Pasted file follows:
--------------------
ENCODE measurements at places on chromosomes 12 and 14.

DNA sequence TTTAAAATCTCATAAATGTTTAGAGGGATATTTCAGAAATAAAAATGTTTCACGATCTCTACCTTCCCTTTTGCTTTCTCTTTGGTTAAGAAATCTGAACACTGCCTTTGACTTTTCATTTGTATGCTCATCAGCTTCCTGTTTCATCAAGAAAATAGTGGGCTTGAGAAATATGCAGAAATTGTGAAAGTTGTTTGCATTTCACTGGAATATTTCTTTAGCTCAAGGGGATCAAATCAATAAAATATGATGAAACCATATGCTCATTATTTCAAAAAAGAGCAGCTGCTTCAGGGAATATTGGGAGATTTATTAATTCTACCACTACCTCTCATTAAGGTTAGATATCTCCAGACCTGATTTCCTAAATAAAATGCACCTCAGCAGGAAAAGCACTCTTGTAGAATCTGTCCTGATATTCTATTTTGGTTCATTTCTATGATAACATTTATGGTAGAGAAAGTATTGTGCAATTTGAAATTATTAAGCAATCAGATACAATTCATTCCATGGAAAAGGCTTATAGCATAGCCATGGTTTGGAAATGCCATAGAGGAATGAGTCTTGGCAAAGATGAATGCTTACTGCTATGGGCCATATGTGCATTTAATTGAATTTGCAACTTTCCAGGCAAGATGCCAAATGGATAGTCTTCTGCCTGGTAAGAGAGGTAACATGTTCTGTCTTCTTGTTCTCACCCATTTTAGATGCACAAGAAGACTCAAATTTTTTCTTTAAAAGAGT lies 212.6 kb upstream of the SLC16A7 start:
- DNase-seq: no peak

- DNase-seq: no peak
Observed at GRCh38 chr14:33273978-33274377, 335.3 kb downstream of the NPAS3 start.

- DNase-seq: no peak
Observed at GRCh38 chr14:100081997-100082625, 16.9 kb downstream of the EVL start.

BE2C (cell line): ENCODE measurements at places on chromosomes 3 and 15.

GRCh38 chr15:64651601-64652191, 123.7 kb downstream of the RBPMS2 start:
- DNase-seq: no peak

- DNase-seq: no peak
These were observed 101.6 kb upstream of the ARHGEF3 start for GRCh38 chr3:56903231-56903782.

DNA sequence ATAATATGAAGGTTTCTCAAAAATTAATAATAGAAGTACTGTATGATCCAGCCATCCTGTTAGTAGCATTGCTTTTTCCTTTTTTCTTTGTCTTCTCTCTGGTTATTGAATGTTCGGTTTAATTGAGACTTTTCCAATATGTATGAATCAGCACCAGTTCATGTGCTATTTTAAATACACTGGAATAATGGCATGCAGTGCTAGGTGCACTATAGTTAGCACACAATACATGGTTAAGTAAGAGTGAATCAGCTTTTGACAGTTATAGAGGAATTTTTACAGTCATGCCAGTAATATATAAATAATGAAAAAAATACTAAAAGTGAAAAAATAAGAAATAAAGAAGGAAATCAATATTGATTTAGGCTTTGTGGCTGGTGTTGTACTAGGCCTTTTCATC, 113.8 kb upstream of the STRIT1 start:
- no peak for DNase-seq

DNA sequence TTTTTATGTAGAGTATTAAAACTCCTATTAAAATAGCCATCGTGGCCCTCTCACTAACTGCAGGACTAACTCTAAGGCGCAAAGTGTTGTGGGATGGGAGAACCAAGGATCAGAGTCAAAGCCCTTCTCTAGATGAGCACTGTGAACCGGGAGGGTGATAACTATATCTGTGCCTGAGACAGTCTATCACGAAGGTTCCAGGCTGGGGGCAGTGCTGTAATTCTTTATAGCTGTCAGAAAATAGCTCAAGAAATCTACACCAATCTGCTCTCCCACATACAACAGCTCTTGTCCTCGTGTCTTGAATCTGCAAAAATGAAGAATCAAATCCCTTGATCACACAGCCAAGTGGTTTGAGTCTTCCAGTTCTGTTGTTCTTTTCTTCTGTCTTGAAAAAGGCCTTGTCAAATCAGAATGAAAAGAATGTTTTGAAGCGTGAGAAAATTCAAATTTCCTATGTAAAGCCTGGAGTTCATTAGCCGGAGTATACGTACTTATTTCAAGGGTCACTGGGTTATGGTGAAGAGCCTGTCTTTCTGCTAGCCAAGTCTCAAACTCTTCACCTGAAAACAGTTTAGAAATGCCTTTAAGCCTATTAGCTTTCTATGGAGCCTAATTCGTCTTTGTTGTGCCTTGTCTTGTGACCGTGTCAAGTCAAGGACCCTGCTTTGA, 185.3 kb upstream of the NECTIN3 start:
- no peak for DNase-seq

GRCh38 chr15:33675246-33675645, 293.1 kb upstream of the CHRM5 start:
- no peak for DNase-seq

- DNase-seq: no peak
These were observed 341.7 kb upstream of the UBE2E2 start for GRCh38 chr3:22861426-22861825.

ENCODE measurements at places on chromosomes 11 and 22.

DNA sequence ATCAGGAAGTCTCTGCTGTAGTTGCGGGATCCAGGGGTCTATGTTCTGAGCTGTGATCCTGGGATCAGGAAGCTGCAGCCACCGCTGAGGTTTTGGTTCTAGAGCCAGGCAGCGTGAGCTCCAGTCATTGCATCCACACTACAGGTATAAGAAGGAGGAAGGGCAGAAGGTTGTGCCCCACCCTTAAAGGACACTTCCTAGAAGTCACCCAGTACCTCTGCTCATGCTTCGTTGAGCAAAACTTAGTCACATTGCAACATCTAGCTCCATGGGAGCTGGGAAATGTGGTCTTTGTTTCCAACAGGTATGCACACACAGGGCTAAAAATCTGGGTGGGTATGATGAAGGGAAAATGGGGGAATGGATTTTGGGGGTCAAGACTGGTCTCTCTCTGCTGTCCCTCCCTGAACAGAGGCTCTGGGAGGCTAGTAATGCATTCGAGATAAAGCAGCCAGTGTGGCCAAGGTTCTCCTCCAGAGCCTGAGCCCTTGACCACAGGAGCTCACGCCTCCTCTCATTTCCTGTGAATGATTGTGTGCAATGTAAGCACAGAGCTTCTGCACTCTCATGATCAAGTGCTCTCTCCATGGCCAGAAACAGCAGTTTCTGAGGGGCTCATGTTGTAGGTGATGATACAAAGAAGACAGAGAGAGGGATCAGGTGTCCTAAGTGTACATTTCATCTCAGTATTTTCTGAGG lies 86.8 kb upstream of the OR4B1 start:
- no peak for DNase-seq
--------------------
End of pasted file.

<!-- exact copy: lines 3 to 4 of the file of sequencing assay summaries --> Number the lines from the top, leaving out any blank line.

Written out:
- DNase-seq: no peak

- DNase-seq: no peak